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LM386 opamp Module, measuring amplified output without giving it input

JimB

Super Moderator
Most Helpful Member
Possibly due to the small leakage current through the output coupling capacitor.
This is nothing to worry about.

JimB
 

alec_t

Well-Known Member
Most Helpful Member
If the input terminals aren't connected to an intended signal source then they will pick up stray signals from the environment. Mains interference is a common culprit.
 

Nigel Goodwin

Super Moderator
Most Helpful Member
Hi. I am using an LM386 opamp Module from Amazon. I am powering it with a 5V input (just to power it, not intending to amplify anything at this point). Nevertheless a multimeter measures an amplified output of around 1v-2v.
Well first off, it's NOT an opamp module, it's a small power amplifier module - if you want an opamp, then use an opamp.

Secondly, don't stick a multimeter on the output - it's completely meaningless, and won't give any useful indication at all.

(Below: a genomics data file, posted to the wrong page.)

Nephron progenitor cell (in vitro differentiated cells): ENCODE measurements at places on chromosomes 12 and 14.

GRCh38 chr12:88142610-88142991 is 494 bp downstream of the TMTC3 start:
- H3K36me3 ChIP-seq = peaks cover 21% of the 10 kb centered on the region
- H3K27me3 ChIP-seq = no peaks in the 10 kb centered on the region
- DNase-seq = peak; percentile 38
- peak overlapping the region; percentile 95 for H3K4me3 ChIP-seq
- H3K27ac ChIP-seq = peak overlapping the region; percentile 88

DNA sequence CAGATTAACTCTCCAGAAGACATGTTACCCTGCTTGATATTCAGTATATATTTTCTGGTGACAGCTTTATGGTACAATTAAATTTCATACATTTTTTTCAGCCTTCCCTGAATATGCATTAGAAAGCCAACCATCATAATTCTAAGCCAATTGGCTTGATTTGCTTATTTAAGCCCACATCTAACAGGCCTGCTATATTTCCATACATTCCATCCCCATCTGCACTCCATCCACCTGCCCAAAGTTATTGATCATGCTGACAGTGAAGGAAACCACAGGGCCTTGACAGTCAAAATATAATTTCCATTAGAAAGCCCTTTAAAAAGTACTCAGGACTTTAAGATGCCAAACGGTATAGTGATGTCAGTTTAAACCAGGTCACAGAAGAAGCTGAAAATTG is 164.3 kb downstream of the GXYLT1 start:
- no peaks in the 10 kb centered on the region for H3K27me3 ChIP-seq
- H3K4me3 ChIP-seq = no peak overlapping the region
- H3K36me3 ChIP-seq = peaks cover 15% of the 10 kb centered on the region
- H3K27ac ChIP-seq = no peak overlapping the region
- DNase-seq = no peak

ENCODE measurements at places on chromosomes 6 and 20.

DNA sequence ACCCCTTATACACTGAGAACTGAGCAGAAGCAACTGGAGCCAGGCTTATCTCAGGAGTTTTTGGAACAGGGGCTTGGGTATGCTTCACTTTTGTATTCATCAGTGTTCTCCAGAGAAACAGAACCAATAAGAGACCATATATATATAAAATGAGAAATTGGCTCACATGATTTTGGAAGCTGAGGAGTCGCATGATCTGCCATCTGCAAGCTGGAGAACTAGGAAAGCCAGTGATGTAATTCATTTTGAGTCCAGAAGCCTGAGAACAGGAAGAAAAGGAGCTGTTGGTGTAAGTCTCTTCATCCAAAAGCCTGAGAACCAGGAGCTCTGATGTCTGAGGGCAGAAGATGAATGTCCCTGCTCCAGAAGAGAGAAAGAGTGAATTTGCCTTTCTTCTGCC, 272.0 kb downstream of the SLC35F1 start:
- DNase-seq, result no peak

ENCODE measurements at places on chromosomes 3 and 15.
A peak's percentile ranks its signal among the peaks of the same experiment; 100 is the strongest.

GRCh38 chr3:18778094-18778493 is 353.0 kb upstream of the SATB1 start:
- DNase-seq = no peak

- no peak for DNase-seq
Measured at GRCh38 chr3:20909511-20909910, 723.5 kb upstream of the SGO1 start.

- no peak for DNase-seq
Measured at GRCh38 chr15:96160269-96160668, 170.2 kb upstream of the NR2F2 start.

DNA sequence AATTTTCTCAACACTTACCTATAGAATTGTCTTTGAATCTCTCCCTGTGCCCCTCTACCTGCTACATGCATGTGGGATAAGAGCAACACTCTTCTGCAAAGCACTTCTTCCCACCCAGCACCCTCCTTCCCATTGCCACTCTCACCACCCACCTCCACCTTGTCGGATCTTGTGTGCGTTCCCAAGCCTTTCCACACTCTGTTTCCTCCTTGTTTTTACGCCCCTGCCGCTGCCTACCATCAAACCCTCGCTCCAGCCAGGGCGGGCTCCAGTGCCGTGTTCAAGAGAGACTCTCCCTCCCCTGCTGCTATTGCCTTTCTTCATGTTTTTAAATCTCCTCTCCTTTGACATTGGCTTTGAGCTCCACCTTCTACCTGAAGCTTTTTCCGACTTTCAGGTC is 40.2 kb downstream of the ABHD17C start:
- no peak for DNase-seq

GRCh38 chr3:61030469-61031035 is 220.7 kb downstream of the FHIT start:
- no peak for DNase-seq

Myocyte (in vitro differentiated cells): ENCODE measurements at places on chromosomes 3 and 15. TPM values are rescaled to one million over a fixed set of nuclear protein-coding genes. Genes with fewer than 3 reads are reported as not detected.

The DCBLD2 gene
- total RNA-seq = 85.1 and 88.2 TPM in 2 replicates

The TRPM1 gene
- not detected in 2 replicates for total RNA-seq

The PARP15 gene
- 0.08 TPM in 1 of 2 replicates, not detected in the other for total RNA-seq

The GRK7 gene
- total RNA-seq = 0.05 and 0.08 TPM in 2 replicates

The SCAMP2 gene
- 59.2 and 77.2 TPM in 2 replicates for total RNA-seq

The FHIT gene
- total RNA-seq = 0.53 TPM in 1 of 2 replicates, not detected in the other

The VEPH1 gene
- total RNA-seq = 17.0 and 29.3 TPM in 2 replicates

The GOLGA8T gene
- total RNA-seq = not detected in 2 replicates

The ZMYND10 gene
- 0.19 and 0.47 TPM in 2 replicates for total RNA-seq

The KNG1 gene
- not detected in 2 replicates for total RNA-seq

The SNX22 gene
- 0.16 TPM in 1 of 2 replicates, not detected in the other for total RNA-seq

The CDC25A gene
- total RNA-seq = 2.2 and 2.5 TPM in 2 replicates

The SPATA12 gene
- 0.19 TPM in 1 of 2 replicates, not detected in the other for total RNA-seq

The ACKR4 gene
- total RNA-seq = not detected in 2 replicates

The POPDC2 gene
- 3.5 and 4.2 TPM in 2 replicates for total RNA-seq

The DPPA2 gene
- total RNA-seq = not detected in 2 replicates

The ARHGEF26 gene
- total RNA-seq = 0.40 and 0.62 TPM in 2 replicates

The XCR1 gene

Stick a small loudspeaker on it (as it's intended for) and see what you can hear.
 

Arjuna_1000

New Member
Well first off, it's NOT an opamp module, it's a small power amplifier module - if you want an opamp, then use an opamp.

Secondly, don't stick a multimeter on the output - it's completely meaningless, and won't give any useful indication at all.

Stick a small loudspeaker on it (as it's intended for) and see what you can hear.

Thanks. I connected a speaker to it as you suggested and it worked. Then I was actually able to measure the voltage change as I intended in the first place.
 

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